A Book Report
Lots of people in our society can be dubbed as "neutral" in their behavior. They don't take part in the events occurring around them but rather just observe them. This characteristic can be called a beneficial characteristic as it may keep them out of disagreements.
In the book Fifth Business
, written by Robertson Davies, Dunny can be called a neutral person. He tells us about his life story and through various incidents, it is clearly evident that he is indeed a neutral person. For instance, the snowball incident and Dunny's relationship with Diana show the reader that he is indeed a neutral person who doesn't want to get involved deeply in anything at all.
Dunny starts his story from his childhood. He tells us that when he was ten, he had a fight with Percy Boyd Staunton and during this fight, Percy threw a snowball at him. He dodged the snowball and it struck the pregnant Mary Dempster, who was the wife of Reverend Amasa Dempster, on her head. This led to the premature birth of the baby. Dunny felt responsible for that incident and spent many sleepless nights but he didn't tell Mary what had happened or who threw the snowball. He remained neutral in the situation despite the fact that he felt guilty and responsible for Mary's loss of senility and the premature birth of the baby.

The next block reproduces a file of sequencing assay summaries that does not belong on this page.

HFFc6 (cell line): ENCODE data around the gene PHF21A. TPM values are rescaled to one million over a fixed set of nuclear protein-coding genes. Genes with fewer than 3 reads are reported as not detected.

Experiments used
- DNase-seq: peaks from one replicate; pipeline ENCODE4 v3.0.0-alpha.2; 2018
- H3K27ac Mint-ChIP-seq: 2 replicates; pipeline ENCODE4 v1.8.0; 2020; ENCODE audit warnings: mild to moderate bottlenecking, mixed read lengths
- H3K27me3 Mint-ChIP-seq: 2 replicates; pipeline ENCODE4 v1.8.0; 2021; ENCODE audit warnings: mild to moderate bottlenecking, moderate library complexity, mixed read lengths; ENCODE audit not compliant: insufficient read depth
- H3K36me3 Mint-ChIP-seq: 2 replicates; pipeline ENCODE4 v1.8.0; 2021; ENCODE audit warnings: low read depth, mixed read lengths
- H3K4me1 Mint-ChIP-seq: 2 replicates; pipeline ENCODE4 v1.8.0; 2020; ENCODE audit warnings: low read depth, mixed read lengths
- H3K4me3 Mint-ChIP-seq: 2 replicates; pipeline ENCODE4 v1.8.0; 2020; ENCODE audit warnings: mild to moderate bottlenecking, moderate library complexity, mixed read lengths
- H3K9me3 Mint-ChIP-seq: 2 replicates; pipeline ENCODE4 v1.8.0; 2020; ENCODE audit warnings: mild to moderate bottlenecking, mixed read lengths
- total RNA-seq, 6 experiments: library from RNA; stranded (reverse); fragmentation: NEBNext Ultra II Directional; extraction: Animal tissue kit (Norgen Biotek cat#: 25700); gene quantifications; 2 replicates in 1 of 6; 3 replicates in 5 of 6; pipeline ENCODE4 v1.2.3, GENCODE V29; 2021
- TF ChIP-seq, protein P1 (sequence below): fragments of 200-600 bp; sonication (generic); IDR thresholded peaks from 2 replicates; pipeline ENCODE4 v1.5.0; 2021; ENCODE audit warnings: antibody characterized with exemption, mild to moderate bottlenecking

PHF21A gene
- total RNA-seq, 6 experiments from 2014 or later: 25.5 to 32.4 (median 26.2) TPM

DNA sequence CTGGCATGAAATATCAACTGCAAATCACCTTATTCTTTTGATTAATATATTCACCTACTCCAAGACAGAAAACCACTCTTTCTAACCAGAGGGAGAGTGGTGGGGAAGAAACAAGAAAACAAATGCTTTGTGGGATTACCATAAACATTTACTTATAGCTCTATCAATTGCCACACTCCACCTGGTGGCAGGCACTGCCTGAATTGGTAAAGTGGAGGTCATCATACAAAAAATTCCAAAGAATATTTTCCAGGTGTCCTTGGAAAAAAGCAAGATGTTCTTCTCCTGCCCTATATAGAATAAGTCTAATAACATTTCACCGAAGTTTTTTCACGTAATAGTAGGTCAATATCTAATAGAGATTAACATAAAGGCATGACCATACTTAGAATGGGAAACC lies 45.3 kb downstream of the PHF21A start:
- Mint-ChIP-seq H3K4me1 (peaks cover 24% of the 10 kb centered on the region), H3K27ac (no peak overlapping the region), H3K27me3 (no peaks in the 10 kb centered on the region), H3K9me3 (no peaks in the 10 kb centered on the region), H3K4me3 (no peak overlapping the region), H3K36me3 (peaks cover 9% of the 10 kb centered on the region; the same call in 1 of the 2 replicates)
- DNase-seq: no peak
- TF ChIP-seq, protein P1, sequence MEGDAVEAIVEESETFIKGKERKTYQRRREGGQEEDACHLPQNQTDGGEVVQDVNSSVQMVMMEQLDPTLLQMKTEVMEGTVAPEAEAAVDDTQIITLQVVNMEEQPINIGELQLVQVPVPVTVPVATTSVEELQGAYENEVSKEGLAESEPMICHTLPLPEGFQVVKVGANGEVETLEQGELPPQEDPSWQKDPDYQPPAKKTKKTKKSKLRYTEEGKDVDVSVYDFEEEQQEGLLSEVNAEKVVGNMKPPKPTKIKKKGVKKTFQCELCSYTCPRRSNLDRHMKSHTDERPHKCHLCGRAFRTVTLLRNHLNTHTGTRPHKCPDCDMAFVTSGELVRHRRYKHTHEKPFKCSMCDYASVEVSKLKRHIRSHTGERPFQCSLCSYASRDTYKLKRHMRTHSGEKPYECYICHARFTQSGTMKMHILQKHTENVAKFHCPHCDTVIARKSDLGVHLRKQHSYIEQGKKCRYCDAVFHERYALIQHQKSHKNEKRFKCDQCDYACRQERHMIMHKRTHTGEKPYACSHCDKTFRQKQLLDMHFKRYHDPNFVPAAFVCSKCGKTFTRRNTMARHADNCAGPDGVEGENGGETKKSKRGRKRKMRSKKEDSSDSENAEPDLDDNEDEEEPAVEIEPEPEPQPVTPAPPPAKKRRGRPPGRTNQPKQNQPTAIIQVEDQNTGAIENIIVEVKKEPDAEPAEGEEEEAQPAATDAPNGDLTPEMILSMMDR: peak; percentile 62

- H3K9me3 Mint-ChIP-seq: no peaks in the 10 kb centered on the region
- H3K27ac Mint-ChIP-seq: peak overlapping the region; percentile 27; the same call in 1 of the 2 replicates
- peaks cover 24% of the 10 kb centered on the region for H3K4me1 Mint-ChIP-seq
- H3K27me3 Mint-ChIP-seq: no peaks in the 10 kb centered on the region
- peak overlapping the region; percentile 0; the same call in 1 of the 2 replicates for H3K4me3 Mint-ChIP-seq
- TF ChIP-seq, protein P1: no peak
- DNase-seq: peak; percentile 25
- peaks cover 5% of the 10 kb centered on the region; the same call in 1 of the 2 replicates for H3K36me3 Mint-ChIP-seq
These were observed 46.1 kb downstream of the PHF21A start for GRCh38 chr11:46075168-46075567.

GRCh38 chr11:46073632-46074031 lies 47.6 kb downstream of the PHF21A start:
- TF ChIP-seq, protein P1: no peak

These strong emotions led him to help Mary in every way possible. Although he knew that he had not thrown the snowball, he imagined that since it was meant for him, he shouldn't have dodged it. Paul had told Dunny that he wasn't responsible for the snowball because it was Dunny's dodging it which led to Mary Dempster labor. So Dunny was sure that he was to blame but still he didn't confess it to anyone, neither did he ever talk to anyone about it. Being neutral he just withdrew and did not take a stand in the situation.
Denny took care of Paul when he (Paul) was quite young and also was protective of Mary...